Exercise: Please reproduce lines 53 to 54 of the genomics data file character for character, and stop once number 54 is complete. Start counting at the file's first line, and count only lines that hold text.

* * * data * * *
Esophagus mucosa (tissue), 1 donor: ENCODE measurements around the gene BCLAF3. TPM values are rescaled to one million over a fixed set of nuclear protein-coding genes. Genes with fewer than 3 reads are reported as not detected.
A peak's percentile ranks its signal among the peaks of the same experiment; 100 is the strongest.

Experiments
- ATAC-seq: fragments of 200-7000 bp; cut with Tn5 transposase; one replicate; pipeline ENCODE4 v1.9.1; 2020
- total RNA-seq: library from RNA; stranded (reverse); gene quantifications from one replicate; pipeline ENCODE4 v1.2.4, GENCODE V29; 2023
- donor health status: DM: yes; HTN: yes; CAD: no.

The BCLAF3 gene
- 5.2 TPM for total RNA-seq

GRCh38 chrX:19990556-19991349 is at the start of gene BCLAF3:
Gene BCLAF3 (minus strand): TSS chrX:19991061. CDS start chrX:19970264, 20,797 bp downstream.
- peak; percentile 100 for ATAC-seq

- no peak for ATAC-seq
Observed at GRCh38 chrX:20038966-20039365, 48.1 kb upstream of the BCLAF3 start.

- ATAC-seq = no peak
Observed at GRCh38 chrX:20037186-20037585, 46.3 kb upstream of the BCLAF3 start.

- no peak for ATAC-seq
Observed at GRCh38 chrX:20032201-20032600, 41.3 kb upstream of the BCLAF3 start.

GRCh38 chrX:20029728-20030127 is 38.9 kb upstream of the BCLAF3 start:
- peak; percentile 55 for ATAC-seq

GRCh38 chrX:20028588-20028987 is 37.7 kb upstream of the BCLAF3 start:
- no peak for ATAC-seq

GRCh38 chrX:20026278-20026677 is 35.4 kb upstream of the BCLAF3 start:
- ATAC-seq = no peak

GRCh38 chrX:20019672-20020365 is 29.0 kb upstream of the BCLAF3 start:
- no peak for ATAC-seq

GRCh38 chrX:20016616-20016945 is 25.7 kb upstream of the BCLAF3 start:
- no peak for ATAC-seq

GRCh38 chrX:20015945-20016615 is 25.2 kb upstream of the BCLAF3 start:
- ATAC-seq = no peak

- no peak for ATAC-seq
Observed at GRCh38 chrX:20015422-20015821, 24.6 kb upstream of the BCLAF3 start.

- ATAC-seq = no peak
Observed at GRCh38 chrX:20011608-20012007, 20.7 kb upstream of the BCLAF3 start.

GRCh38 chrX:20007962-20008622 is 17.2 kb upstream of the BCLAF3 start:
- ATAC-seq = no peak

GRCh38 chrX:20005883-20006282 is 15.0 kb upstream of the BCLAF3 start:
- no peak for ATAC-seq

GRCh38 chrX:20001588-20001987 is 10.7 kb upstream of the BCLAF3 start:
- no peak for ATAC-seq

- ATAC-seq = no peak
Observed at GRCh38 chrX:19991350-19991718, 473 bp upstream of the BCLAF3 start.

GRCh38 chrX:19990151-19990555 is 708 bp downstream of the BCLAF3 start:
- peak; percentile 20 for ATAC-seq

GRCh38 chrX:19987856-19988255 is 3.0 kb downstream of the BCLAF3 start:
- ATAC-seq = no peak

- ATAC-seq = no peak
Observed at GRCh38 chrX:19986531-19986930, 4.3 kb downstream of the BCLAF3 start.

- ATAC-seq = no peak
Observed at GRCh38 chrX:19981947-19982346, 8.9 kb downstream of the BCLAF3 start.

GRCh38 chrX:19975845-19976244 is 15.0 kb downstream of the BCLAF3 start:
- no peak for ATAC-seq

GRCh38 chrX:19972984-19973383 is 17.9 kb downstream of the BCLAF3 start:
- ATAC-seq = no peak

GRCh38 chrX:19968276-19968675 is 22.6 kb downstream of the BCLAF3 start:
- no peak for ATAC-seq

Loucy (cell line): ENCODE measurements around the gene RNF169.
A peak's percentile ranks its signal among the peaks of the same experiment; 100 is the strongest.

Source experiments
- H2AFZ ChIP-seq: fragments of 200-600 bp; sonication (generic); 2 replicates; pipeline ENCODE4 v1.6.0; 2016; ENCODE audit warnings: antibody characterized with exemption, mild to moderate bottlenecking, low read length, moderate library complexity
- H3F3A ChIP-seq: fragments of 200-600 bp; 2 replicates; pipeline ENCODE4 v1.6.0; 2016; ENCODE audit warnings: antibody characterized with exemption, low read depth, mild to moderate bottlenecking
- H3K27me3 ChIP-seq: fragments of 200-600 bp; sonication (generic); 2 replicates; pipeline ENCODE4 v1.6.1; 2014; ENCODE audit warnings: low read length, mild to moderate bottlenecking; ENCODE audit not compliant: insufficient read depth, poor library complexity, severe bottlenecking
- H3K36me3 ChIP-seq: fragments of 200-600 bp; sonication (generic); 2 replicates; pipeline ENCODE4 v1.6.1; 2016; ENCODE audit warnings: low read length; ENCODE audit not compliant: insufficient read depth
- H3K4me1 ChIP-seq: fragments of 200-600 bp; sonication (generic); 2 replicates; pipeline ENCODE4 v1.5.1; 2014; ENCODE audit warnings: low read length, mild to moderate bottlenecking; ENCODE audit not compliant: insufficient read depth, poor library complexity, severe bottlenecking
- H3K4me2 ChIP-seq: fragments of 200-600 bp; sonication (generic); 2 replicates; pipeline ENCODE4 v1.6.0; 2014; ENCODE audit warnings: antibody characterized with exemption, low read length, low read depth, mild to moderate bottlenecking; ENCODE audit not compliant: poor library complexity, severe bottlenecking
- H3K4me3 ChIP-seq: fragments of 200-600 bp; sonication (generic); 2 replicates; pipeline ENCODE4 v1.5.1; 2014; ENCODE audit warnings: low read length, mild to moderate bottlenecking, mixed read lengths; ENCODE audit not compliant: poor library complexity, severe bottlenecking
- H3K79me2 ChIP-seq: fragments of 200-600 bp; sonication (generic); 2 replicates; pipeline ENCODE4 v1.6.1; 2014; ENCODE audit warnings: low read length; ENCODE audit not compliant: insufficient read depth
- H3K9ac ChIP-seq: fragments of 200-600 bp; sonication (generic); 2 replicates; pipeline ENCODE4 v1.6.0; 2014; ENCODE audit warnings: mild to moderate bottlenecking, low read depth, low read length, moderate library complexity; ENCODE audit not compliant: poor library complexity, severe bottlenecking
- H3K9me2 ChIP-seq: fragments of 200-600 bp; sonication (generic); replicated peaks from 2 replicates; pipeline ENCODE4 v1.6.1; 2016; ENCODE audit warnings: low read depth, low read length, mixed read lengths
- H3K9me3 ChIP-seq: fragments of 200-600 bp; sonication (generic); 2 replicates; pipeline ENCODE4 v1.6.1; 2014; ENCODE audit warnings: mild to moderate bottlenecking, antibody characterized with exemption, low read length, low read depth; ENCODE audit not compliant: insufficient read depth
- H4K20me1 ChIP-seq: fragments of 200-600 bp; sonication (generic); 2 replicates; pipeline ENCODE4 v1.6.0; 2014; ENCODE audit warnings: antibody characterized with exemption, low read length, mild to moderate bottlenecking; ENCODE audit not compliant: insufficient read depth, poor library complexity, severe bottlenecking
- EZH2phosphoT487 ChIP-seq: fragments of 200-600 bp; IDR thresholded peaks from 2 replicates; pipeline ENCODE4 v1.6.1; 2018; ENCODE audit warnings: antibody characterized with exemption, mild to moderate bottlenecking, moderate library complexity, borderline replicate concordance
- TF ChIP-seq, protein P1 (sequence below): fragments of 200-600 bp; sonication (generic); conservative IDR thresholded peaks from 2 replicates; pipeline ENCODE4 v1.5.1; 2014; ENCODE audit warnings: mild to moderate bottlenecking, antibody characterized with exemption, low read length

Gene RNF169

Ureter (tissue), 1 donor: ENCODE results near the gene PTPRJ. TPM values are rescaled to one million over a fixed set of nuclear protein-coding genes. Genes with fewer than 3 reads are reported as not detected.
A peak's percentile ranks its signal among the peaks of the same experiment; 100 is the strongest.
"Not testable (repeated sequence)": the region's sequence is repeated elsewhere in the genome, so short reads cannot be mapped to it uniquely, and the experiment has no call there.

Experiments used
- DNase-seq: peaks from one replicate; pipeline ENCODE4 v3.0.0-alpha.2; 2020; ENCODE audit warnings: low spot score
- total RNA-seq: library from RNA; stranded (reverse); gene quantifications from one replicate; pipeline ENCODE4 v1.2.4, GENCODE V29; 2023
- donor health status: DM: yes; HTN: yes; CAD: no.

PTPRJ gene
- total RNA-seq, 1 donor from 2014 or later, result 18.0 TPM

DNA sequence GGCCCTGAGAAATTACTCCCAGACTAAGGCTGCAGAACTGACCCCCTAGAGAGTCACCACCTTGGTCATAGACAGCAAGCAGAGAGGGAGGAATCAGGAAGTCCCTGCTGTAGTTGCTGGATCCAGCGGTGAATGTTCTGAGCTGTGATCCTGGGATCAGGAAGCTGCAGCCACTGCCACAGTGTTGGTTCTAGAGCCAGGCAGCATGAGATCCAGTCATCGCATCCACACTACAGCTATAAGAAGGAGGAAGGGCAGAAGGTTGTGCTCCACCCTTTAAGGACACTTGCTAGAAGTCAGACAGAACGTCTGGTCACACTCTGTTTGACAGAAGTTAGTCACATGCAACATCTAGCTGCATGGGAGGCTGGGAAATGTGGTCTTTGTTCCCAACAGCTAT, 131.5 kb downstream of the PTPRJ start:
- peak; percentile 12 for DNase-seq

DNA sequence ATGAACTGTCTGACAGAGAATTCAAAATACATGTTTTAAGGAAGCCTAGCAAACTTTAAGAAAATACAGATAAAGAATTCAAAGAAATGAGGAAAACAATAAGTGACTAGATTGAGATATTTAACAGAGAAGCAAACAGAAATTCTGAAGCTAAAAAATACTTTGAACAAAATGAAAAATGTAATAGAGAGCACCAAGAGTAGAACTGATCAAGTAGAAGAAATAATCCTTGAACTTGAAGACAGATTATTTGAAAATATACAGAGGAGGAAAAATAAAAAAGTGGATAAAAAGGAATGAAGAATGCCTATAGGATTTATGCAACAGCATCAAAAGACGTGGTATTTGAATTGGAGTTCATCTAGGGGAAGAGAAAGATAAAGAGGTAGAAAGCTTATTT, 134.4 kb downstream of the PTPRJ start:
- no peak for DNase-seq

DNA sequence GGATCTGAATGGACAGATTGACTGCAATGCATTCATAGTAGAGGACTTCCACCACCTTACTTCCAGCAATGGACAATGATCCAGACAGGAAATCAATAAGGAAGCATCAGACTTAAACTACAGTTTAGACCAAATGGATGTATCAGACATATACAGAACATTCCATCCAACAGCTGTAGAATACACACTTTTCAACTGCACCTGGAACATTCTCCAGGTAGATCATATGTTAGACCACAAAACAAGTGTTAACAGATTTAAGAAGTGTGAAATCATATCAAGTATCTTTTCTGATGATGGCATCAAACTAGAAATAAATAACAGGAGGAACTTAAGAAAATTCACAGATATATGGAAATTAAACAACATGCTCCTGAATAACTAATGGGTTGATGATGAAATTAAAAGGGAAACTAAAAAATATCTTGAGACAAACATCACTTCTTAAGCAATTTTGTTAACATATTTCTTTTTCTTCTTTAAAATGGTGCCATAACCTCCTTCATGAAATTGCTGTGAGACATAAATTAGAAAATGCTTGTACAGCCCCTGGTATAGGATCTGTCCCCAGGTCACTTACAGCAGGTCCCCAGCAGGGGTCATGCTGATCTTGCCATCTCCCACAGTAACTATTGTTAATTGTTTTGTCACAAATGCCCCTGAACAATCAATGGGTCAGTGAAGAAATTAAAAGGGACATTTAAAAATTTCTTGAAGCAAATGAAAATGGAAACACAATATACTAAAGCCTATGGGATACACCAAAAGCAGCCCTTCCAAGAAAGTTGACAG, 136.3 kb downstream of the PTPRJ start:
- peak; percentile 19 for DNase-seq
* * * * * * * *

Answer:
- ATAC-seq = no peak

GRCh38 chrX:19968276-19968675 is 22.6 kb downstream of the BCLAF3 start: